He divorced me (Umm Zara’) and married that woman (whom Abu Zara’) met on the way. I (Umm Zara’) later on married another person, a chief, who was an expert rider, and a fine archer: he bestowed upon me many gifts and gave me one pair of every kind of animal and said: Umm Zara’, make use of everything (you need) and send forth to your parents (but the fact) is that even if I combine all the gifts that he bestowed upon me, they stand no comparison to the least gift of Abu Zara’.

‘A’isha reported that Allah’s Messenger (may peace be upon him) said to me: I am for you as Abu Zara’ was for Umm Zara’.

But she of nine years is with her Husband in paradise, though, like Umm Zara, she is transmuted into the 12th Feminine. May we dwell there too, though sufficient shelter is given for us by the Merciful agency of these texts.


6 thoughts on “Aisha’s marriage: a Sufi perspective

  1. Your very interesting and – as always – intriguing post prompted two distinct observations, which I’ll put in separate message.

    First on the Prophet’s marriage with ‘Aisha.

    If one contrasts this marriage with the Prophet’s first marriage with Khadijah, something quite interesting emerges. The marriage with Khadijah is strikingly ‘modern’ in many respects: it was monogamous, she was older, she was independently wealthy and a businesswoman, it was a match between equals, as much based on a deep empathic friendship as on romantic love. They were ‘soul mates’ – to use the New-agey phrase. And of course Khadijah was the mother of Fatima, who – like Mary to Christians – embodied and represents the sacred feminine in Islam.

    Yet in many ways the marriage with ‘Aisha – the child bride – exemplifies the typical pattern of Muslim marriage throughout the history of Islam. This is an arranged marriage in which a six year old child – who could have no real understanding of what it involved became a kind of property interest. There is a huge inequality of age, experience, status. ‘Aisha lives in purdah, having to share her husband with other wives: she has no occupation, no independent means, and – significantly – bears no children. She is jealous, vindictive and politics unwisely, and the Prophet has to defend her against scandal. “Beware the dogs of Haw’ab” is something he would never have had to say to Khadijah.

    It seems to me that many aspects of the sunna reflect the needs of humanity at different stages of evolution, and thus can’t be reconciled. His marriage with Khadijah modelled a form of relationship that wouldn’t really be possible to humanity for nearly a millennium and a half after his death. Whilst his marriage with ‘Aisha – the model of ‘Muslim marriage’ – represented a way of managing the huge imbalances that existed, and continued to exist, between men and women.

    One of the huge issues that I see contemporary Islam ‘in denial of’ is that the ‘marriage to ‘Aisha’ has passed its sell-by-date. ‘The West’ – onto which so much of the ‘shadow’ of Islam is projected – has made ‘the marriage to Khadijah’ a reality (and the ‘marriage to ‘Aisha is now only a kind of throwback for ageing rock stars and creepy lotharios).

    It is clearly something very hard to accept that there are aspects of the sunna – and indeed of the shari’a – that were intended to be jetisoned once humanity passed a certain stage.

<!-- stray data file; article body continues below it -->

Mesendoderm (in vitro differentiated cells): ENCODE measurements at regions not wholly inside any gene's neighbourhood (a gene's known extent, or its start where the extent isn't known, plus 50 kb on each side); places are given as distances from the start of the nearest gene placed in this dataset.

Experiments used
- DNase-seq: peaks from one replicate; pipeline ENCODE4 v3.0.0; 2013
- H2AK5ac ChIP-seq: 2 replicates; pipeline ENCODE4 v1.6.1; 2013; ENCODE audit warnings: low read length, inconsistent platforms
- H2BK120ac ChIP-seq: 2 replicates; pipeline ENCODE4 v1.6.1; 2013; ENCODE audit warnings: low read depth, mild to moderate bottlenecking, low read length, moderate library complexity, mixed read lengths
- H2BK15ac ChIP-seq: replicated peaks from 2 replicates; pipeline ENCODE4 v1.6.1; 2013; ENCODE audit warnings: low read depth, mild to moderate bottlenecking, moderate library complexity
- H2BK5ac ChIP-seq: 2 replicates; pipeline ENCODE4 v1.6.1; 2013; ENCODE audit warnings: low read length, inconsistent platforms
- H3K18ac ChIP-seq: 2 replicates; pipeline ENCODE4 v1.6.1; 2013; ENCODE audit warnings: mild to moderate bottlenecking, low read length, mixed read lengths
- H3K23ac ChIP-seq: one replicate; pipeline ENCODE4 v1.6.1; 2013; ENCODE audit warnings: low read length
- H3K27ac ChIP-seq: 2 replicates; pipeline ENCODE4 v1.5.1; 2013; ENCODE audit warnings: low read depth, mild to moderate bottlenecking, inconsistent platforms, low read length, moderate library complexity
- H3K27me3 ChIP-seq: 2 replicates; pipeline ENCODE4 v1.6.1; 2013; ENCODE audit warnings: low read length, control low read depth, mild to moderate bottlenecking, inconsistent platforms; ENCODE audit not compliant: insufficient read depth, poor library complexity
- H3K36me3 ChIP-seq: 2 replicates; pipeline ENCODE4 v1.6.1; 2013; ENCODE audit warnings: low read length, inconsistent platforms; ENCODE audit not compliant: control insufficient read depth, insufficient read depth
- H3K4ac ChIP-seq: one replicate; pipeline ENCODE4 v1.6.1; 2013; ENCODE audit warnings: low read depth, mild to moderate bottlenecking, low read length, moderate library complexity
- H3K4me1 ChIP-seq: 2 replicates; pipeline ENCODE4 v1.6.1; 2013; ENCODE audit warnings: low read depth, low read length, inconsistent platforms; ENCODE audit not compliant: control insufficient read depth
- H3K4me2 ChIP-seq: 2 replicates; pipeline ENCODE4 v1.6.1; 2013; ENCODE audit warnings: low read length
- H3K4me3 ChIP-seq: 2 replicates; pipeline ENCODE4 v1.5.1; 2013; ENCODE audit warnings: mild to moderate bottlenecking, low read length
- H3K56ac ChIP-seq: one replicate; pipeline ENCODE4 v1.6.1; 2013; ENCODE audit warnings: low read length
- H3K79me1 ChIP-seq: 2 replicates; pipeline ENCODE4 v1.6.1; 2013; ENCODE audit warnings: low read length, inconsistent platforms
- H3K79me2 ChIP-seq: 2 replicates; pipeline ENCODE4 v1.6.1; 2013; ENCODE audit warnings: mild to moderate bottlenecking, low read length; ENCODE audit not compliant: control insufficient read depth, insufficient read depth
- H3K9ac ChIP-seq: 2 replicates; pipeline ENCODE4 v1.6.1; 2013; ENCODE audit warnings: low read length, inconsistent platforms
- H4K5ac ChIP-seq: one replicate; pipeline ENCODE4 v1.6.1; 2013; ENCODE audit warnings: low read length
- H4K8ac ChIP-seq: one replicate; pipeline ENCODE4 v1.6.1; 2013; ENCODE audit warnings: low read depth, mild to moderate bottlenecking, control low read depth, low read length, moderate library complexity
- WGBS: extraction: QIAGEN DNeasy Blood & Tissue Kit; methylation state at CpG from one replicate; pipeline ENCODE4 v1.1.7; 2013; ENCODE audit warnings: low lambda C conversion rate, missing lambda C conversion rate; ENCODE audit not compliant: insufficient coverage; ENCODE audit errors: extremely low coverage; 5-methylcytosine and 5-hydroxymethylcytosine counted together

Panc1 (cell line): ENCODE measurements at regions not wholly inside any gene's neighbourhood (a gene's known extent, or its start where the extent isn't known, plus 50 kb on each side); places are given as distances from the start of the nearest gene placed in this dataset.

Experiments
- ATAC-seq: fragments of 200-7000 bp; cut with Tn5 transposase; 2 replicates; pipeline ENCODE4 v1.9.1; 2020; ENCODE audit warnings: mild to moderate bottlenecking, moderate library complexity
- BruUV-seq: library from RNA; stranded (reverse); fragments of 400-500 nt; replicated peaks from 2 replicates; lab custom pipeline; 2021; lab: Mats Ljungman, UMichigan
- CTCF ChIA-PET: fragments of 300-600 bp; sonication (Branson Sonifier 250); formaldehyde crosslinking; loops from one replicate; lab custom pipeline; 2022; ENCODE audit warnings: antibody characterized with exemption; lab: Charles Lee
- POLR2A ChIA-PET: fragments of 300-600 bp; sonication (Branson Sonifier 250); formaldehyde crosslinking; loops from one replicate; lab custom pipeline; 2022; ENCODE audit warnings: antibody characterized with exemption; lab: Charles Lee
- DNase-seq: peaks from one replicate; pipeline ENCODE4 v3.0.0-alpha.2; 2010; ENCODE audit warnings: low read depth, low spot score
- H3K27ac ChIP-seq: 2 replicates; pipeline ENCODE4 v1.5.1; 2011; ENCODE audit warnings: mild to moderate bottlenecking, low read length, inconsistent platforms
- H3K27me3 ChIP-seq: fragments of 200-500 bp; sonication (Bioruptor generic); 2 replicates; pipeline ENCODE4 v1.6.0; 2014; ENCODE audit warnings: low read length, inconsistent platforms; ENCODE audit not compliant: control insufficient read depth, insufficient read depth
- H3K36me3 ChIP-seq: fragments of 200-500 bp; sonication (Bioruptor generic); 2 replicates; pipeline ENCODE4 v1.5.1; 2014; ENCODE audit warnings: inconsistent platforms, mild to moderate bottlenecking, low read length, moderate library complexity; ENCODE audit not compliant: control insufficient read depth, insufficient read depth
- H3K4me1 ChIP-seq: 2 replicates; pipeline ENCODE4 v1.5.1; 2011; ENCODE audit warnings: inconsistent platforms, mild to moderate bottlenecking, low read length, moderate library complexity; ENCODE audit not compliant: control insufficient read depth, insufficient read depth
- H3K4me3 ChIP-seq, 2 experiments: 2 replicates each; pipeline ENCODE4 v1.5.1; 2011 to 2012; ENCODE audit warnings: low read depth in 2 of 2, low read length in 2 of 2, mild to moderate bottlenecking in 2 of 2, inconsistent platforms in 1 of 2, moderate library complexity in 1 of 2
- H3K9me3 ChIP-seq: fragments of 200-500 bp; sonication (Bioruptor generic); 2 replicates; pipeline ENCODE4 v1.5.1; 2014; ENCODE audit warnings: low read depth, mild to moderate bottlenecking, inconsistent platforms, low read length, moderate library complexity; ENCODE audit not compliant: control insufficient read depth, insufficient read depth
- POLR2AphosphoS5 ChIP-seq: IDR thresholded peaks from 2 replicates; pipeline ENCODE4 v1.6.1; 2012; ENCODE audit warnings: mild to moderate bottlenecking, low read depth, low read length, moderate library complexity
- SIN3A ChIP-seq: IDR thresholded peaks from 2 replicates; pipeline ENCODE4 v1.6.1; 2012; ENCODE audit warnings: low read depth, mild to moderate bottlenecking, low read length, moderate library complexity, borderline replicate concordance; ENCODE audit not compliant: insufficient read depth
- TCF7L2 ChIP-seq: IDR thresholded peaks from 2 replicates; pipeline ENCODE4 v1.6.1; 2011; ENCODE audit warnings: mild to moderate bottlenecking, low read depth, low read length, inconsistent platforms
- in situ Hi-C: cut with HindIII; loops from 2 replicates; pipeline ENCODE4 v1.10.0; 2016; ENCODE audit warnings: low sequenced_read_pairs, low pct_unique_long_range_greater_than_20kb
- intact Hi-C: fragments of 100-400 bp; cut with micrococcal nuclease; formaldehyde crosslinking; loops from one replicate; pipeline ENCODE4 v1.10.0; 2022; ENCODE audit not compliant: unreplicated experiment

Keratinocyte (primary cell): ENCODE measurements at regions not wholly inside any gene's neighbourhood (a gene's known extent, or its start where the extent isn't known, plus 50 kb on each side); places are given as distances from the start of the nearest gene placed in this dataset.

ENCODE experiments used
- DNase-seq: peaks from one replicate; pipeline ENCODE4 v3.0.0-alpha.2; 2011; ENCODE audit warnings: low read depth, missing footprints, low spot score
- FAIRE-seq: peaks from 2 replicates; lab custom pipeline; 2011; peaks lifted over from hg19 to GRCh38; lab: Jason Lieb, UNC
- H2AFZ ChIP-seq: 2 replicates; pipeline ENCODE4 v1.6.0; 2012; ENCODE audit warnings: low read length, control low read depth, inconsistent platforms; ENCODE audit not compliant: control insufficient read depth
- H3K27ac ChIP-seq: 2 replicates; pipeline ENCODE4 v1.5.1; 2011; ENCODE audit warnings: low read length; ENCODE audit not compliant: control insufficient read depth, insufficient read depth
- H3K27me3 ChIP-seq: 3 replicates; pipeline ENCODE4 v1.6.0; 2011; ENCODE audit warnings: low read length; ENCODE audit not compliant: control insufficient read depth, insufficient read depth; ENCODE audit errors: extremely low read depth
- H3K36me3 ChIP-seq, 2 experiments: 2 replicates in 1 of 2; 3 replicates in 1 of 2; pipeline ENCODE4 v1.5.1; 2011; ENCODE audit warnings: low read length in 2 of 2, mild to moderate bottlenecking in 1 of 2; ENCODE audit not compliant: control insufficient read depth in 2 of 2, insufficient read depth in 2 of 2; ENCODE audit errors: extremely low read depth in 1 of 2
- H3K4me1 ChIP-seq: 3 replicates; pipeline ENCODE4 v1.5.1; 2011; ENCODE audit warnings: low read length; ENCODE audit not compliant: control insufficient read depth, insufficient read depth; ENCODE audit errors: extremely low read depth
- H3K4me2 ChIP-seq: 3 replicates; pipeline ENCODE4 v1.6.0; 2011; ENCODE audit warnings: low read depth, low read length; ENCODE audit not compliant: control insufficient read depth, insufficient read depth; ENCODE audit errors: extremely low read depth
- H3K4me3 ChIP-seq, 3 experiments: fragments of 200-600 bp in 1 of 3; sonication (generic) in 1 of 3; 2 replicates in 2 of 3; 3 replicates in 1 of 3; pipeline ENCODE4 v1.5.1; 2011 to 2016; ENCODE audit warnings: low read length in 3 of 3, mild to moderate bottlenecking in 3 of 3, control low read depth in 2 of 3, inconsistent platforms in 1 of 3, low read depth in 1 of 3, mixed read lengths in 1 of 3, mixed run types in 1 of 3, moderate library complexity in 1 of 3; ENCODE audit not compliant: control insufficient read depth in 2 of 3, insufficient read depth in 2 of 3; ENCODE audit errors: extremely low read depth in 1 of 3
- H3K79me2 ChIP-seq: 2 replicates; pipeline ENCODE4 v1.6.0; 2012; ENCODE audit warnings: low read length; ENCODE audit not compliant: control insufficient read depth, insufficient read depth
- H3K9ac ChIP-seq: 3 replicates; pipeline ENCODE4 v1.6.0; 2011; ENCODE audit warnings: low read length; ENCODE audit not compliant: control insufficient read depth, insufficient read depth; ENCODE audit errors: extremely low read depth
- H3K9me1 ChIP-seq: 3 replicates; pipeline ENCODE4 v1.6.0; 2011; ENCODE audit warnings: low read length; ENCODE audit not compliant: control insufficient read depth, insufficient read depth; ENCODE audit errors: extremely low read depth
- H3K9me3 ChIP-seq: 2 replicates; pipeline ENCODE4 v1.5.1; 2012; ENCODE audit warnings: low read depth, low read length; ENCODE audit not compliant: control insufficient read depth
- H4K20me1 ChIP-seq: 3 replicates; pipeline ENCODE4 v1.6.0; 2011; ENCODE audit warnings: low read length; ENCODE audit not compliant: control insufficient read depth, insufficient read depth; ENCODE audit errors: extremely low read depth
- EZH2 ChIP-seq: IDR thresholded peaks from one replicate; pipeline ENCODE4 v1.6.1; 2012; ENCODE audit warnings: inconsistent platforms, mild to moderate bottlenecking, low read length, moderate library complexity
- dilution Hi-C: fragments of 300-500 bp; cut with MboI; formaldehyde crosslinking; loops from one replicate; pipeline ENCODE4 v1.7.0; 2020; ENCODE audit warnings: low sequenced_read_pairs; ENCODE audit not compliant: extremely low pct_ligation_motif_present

2. The other thing that struck me in this piece was about fitnah.

    Much depends here, I sense, on whether one sees the Prophetic Message as a call to Truth or the Truth itself. If the latter, then it is indeed a catastrophe: the Truth is revealed, but the community to which it is brought is divided against itself, and thus unable to bring about the victory of that Truth. That’s pretty much the attitude I see in Muslims today.

    But if one sees the Prophetic Message merely as a call to Truth, then it seems reasonable that there will be some dynamic connected with it that prevents people from taking it to be the Truth, and which spurs them on to seek Truth. That dynamic is fitnah.

    One can see something similar in the experience of falling in love. If that love was the state of perfect harmony and bliss it promises to be, it would indeed be a tragedy that it be so thwarted and challenged. But ‘the course of true love never does run smooth’, and the star-crossed lovers are the basis of every love story. “Boy meets girl. Boy and girl fall in love and live happily ever after” isn’t much of a story. But, more significantly, it is not true to life either. In love there is always pain and separation, in direct proportion to the intensity of that love. Humanity is not allowed to find satisfaction and complacency in love, but – instead – love is the means by which they are stirred up, and churned up, to seek that of which the love for another is merely a taste, a token, a symbol.

    From this perspective, the Ummah had to be split, broken, its early leaders divided and sucked into an unseemly power struggle – the thing that seemed perfect had to be broken, so that there would be tension, abrasion, grief and the destruction of faith in human beings. Allah is the great destroyer, breaking all humanity’s attempts to create idols – however sublime the materials from which those idols are made. There is no Power or Glory except in God.

    1. Peace James,

      Thanks for both comments!